Smokers needed their blocked arteries fixed nearly 10 years earlier than non-smokers, and patients with obesity underwent these procedures four years earlier than non-obese patients, according to a new US study.
Angioplasty is a nonsurgical procedure that opens clogged or narrow coronary arteries. The procedure involves inserting an inflatable balloon-tipped catheter through the skin in extremities and then inflating the balloon once it reaches the stenosed arterial site. The balloon pushes the atherosclerotic intraluminal plaque against the arterial wall and restores the luminal diameter, and so restores blood flow to the heart muscle.
The study included patients with no heart attack history, treated at hospitals across Michigan. The patients had all undergone angioplasty and/or stenting to widen or unblock their coronary arteries and restore blood flow. Nearly all of them had at least one traditional risk factor, including smoking, obesity, high blood pressure, high cholesterol and diabetes. Most patients had three or more.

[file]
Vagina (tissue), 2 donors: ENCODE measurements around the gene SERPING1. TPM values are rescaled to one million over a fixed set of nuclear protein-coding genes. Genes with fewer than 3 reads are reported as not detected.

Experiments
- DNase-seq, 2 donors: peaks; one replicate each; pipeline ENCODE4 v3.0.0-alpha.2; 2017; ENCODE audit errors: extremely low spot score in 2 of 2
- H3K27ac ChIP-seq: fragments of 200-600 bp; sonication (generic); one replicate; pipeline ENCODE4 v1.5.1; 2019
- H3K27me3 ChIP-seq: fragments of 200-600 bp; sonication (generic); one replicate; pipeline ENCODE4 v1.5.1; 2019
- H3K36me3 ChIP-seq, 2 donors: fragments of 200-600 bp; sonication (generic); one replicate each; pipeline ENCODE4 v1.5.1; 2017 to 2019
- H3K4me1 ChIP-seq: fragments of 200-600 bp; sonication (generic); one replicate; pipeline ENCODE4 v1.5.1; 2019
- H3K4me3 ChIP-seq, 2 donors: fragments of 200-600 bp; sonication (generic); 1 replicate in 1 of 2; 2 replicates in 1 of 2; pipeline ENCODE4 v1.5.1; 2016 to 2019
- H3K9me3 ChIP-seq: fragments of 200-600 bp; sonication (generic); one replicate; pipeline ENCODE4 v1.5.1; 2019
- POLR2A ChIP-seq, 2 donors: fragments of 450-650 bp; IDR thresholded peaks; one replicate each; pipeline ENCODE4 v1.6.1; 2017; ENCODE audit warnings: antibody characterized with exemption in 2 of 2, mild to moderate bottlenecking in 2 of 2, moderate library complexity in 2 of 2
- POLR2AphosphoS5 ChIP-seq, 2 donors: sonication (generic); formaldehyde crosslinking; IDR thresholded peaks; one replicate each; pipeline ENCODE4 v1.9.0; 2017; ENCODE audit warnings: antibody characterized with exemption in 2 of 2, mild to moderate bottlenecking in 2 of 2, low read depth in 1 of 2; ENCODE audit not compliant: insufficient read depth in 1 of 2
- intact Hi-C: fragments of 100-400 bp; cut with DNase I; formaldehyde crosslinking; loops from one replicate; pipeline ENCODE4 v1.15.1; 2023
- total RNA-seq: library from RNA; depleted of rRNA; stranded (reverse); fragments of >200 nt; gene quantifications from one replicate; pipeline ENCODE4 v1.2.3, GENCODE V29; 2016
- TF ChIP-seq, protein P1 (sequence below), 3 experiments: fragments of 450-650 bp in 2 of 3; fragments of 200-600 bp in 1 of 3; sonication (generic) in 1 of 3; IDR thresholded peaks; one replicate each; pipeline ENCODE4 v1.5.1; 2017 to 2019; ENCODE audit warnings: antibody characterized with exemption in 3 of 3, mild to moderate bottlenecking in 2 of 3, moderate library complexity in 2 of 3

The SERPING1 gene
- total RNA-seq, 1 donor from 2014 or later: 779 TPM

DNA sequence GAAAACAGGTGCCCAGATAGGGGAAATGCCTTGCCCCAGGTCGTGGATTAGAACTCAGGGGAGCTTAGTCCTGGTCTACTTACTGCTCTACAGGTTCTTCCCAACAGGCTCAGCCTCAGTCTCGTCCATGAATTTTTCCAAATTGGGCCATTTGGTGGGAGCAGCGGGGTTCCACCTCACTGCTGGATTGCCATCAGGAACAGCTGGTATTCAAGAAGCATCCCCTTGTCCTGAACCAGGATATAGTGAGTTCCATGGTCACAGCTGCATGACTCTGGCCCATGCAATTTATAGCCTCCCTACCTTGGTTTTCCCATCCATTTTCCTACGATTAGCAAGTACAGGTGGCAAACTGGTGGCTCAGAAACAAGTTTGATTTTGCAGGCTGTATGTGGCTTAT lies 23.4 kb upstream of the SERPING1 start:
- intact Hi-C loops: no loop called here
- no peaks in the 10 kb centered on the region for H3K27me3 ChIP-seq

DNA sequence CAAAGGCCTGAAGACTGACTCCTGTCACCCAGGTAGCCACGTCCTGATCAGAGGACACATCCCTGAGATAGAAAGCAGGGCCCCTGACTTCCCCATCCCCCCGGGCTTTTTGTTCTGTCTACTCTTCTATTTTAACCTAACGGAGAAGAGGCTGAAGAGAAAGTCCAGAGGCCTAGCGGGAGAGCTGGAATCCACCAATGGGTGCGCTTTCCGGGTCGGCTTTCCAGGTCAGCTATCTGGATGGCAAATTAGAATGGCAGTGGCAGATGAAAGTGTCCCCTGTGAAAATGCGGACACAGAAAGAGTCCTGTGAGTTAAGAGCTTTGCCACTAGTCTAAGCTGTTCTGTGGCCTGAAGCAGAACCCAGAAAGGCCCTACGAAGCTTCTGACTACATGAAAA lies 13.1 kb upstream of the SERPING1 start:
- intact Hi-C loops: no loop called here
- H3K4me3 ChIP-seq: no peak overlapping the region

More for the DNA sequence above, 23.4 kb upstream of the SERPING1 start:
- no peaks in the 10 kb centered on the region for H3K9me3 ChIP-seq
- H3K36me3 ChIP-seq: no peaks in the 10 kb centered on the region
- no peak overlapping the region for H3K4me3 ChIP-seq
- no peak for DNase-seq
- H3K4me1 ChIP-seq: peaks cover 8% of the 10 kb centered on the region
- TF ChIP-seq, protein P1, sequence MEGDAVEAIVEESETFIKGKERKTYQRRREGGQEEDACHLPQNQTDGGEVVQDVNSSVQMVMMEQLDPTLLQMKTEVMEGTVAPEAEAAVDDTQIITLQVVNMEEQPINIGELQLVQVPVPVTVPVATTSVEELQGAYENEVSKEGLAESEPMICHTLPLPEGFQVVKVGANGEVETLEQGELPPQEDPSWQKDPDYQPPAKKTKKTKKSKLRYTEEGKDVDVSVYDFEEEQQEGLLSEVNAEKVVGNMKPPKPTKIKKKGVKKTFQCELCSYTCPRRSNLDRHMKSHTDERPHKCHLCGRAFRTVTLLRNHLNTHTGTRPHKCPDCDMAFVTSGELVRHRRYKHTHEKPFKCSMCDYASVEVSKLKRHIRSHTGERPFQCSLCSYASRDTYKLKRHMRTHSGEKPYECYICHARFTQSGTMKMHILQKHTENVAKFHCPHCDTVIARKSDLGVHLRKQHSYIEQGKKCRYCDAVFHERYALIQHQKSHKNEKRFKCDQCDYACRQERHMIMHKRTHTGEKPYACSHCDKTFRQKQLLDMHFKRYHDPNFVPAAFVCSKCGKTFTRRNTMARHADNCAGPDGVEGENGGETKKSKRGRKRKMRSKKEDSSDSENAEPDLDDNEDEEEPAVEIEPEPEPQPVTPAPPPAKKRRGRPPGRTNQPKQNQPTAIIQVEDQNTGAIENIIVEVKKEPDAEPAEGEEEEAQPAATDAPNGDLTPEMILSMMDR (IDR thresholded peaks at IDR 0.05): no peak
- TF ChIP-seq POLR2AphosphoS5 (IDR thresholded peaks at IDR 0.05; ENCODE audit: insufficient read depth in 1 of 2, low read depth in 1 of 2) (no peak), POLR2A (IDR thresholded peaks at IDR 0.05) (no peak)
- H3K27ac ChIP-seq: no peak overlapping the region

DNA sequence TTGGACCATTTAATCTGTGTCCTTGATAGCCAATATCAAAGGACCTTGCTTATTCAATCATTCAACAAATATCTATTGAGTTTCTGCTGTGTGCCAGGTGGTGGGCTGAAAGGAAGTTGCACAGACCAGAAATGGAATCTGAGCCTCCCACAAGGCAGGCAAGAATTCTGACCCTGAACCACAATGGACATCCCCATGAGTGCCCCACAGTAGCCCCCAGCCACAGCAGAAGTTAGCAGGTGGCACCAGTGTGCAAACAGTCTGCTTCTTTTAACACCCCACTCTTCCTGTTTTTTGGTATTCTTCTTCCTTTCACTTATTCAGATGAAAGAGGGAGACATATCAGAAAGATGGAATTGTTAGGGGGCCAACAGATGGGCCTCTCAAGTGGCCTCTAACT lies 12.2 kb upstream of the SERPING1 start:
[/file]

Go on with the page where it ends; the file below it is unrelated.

Furthermore, compared to men, women generally had their first procedure at a later age. Over the past ten years, among patients undergoing their first angioplasty or stent procedure, obesity and diabetes rates have increased, while smoking and high cholesterol have decreased.
“Smoking is a completely preventable risk factor,” said senior author Devraj Sukul, MD, MSc, an interventional cardiologist and a clinical lecturer at the University of Michigan Health Frankel Cardiovascular Center. “If we direct additional efforts at preventing smoking and obesity we could significantly delay the onset of heart disease and the need for angioplasty and stenting.”
“In Michigan, we will work to help every smoker quit at the time of cardiac care because it is an unmatched teachable moment for patients,” said Michael Englesbe, M.D., a surgeon and professor at Michigan Medicine who serves as portfolio medical director for the Collaborative Quality Initiatives.
Source: Medical Xpress
Journal information: Zoya Gurm et al, Prevalence of coronary risk factors in contemporary practice among patients undergoing their first percutaneous coronary intervention: Implications for primary prevention, PLOS ONE (2021). DOI: 10.1371/journal.pone.0250801